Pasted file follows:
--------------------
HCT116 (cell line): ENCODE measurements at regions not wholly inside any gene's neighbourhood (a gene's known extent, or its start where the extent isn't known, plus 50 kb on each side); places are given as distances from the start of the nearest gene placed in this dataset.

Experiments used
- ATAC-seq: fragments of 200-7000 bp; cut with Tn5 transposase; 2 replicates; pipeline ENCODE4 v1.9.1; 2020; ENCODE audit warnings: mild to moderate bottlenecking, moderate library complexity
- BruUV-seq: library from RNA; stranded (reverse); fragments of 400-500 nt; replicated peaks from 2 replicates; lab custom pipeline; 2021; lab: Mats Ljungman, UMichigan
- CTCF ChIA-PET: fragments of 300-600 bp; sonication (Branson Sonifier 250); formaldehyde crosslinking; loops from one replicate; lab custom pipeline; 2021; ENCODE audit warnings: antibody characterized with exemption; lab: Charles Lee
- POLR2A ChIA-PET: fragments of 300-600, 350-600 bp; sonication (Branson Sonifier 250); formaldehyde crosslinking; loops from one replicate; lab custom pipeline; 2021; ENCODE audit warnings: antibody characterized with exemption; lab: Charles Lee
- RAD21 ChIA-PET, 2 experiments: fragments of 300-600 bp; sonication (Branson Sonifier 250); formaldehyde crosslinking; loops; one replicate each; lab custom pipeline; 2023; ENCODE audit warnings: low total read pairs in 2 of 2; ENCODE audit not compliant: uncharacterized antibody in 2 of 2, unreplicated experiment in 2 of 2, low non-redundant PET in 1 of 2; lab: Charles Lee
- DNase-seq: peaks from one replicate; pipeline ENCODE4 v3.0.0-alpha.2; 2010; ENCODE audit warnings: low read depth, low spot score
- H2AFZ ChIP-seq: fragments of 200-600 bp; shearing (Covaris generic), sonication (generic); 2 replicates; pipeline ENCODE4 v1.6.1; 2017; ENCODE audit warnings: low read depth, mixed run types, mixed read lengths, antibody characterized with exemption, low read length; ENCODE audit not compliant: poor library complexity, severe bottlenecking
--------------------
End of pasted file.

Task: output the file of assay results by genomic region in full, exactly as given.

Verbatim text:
HCT116 (cell line): ENCODE measurements at regions not wholly inside any gene's neighbourhood (a gene's known extent, or its start where the extent isn't known, plus 50 kb on each side); places are given as distances from the start of the nearest gene placed in this dataset.

Experiments used
- ATAC-seq: fragments of 200-7000 bp; cut with Tn5 transposase; 2 replicates; pipeline ENCODE4 v1.9.1; 2020; ENCODE audit warnings: mild to moderate bottlenecking, moderate library complexity
- BruUV-seq: library from RNA; stranded (reverse); fragments of 400-500 nt; replicated peaks from 2 replicates; lab custom pipeline; 2021; lab: Mats Ljungman, UMichigan
- CTCF ChIA-PET: fragments of 300-600 bp; sonication (Branson Sonifier 250); formaldehyde crosslinking; loops from one replicate; lab custom pipeline; 2021; ENCODE audit warnings: antibody characterized with exemption; lab: Charles Lee
- POLR2A ChIA-PET: fragments of 300-600, 350-600 bp; sonication (Branson Sonifier 250); formaldehyde crosslinking; loops from one replicate; lab custom pipeline; 2021; ENCODE audit warnings: antibody characterized with exemption; lab: Charles Lee
- RAD21 ChIA-PET, 2 experiments: fragments of 300-600 bp; sonication (Branson Sonifier 250); formaldehyde crosslinking; loops; one replicate each; lab custom pipeline; 2023; ENCODE audit warnings: low total read pairs in 2 of 2; ENCODE audit not compliant: uncharacterized antibody in 2 of 2, unreplicated experiment in 2 of 2, low non-redundant PET in 1 of 2; lab: Charles Lee
- DNase-seq: peaks from one replicate; pipeline ENCODE4 v3.0.0-alpha.2; 2010; ENCODE audit warnings: low read depth, low spot score
- H2AFZ ChIP-seq: fragments of 200-600 bp; shearing (Covaris generic), sonication (generic); 2 replicates; pipeline ENCODE4 v1.6.1; 2017; ENCODE audit warnings: low read depth, mixed run types, mixed read lengths, antibody characterized with exemption, low read length; ENCODE audit not compliant: poor library complexity, severe bottlenecking